Amazon has reportedly started pulling some hoverboards from its online listings over concerns that some of the devices are prone to bursting into flame.
"Amazon just sent out a notice to all 'hoverboard' sellers to 'provide documentation demonstrating that all hoverboards you list are compliant with applicable safety standards, including UN 38.3 (battery), UL 1642 (battery), and UL 60950-1 (charger),'" one manufacturer, Swagway, said in a statement to The Verge
"Swagway already meets all those certifications and is happy that Amazon has decided to take steps to weed out the low quality boards. As safety is always on the forefront for Swagway, we're glad that this is taking place, especially in light of recent concerns with the fires with the poor quality batteries," the statement continued.
NBC News reported
that the Consumer Product Safety Commission has received "at least 10" recent reports of hoverboard fires, according to Consumer Product Safety Commission spokesman Scott Wolfson.
"CPSC is looking into the safety of the entire product line," he said. "We are taking the position that if there is an incident . . . we are working to open an investigation right away."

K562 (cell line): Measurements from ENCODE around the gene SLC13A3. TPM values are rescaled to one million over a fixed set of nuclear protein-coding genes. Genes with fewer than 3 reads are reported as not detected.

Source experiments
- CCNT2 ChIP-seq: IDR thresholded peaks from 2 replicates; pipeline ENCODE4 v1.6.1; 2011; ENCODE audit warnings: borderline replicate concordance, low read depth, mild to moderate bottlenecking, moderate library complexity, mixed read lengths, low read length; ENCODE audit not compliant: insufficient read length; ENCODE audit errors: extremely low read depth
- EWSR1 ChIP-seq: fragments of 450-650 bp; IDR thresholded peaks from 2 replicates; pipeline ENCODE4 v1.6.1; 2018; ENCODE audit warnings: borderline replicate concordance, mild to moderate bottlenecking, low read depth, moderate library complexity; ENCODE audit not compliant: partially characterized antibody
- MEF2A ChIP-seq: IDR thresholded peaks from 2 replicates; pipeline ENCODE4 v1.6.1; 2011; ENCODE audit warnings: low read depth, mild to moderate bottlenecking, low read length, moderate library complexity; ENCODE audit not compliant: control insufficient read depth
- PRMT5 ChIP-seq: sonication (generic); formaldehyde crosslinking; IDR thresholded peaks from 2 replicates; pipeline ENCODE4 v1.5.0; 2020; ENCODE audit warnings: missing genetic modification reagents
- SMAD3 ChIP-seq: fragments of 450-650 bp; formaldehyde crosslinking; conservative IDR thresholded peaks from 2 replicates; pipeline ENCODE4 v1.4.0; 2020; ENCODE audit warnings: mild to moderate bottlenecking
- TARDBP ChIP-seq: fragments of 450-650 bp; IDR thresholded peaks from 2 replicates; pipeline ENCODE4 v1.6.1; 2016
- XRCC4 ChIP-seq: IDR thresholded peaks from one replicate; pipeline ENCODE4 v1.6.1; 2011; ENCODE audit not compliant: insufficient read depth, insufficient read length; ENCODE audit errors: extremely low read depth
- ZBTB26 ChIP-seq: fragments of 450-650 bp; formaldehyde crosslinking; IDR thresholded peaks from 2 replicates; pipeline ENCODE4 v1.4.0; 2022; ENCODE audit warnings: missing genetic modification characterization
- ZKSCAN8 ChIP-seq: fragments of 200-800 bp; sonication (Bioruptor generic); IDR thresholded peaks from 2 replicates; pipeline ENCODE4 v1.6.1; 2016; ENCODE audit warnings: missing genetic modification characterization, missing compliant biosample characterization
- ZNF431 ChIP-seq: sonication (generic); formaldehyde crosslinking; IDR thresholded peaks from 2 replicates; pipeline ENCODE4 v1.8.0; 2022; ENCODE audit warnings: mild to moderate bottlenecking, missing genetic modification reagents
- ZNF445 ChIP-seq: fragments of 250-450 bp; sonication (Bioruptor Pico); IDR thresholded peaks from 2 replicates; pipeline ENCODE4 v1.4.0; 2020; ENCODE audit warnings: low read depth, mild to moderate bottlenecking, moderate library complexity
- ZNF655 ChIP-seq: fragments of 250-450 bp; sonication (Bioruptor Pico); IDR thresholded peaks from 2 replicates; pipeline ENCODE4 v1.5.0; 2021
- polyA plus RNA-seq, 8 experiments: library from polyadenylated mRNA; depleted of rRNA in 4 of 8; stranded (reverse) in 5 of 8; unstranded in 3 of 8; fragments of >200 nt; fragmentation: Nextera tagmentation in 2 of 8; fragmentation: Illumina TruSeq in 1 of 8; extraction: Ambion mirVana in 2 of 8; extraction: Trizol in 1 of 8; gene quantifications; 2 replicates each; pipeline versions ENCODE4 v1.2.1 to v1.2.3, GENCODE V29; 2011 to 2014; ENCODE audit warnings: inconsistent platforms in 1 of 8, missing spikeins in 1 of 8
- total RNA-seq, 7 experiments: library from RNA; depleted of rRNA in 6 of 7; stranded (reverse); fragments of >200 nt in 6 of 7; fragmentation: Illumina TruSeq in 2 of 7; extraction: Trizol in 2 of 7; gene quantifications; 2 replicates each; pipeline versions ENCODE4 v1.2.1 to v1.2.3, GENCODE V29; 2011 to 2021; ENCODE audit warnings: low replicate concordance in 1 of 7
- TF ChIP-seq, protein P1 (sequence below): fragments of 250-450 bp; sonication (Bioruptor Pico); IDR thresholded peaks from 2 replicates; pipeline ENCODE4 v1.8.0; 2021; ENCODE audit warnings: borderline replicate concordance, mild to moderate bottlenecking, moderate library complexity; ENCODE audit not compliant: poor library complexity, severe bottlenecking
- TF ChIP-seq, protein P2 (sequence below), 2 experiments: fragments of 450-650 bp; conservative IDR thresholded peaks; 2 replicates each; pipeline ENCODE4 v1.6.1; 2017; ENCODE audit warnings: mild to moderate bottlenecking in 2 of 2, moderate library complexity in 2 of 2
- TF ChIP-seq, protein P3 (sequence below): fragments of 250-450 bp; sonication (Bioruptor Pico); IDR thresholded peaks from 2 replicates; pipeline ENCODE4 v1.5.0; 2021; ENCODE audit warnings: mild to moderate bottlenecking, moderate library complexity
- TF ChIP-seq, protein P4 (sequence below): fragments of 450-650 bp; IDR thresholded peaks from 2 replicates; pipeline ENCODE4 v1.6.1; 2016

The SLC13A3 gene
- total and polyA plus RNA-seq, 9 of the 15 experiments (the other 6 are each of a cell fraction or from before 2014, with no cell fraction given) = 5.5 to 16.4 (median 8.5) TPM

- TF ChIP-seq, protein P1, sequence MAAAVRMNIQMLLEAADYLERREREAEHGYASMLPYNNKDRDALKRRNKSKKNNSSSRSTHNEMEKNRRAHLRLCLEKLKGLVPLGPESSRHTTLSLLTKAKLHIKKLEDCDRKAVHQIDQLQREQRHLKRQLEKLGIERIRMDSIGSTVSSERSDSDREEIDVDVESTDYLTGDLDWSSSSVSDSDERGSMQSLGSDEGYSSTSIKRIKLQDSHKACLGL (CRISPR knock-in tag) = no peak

"This is a high-priority investigation by the agency. We know how popular the product is. We know consumers are giving the product as a gift during the holidays," he added.
Along with Amazon's manufacturer vetting, Overstock.com announced Thursday it would stop selling the self-balancing devices altogether.
"With the continued emergence of news reports highlighting safety concerns with 'hoverboard' self-balancing electric scooters, we have made the decision to remove all similar products from our website as a precautionary measure," Overstock.com general counsel and senior vice president Mitch Edwards said in a press release
Internationally, U.K. officials announced last week it has seized many thousands of the hoverboards during import, citing safety concerns.
The CPSC currently advises those seeking to purchase a hoverboard do three things: look for the mark of an independent lab that has tested the product (such as UL, for Underwriters Laboratories); don't charge the device overnight; do not charge the device and then wrap it as a present.
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